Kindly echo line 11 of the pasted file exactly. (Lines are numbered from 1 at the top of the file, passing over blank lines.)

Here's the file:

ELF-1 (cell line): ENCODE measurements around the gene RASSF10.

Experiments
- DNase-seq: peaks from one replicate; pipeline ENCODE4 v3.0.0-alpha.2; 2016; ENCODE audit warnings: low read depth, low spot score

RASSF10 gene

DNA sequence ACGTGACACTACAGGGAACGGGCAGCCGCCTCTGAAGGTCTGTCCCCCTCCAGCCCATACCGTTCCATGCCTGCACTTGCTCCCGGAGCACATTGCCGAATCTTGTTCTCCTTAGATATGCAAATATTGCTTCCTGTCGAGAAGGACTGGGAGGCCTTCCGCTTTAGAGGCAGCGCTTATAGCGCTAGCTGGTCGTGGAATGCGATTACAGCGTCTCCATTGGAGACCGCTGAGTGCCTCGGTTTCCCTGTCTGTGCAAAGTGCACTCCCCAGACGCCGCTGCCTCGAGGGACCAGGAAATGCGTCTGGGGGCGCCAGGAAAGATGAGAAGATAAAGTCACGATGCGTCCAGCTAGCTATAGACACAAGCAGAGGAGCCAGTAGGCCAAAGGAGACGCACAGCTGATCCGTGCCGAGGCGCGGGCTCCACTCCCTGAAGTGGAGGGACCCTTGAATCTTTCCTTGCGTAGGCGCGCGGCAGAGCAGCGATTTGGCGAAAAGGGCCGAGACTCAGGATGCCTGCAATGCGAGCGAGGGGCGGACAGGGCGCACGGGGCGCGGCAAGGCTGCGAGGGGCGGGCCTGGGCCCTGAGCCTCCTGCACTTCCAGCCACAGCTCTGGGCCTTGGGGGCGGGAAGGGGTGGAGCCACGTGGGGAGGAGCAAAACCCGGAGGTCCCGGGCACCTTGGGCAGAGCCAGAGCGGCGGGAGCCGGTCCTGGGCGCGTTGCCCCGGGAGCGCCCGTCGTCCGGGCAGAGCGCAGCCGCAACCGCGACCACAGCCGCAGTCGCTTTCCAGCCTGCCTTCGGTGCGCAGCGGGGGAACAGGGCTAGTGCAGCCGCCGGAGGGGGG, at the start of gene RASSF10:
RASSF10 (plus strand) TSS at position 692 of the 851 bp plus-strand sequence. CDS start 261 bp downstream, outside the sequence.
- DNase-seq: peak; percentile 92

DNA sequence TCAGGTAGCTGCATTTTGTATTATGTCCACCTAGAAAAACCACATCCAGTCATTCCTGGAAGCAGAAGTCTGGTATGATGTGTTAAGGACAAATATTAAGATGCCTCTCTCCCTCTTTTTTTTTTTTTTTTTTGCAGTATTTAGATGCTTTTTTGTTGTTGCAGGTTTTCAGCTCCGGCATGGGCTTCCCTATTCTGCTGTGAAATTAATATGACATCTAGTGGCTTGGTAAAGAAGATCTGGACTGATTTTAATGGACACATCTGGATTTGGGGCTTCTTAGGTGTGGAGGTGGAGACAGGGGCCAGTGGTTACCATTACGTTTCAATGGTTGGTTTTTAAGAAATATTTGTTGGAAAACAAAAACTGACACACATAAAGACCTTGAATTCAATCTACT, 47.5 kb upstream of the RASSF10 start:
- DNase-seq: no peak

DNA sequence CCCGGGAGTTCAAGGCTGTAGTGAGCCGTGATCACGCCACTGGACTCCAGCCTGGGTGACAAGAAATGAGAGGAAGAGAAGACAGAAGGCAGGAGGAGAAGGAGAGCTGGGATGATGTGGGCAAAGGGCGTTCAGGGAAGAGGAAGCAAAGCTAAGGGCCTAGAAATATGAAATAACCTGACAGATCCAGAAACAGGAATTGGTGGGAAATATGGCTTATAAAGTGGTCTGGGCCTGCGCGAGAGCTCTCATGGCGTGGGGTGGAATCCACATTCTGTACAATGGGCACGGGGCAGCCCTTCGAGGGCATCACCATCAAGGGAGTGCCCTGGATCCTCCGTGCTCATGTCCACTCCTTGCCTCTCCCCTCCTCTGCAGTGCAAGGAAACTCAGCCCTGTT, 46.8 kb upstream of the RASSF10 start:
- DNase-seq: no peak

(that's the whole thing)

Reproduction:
- DNase-seq: no peak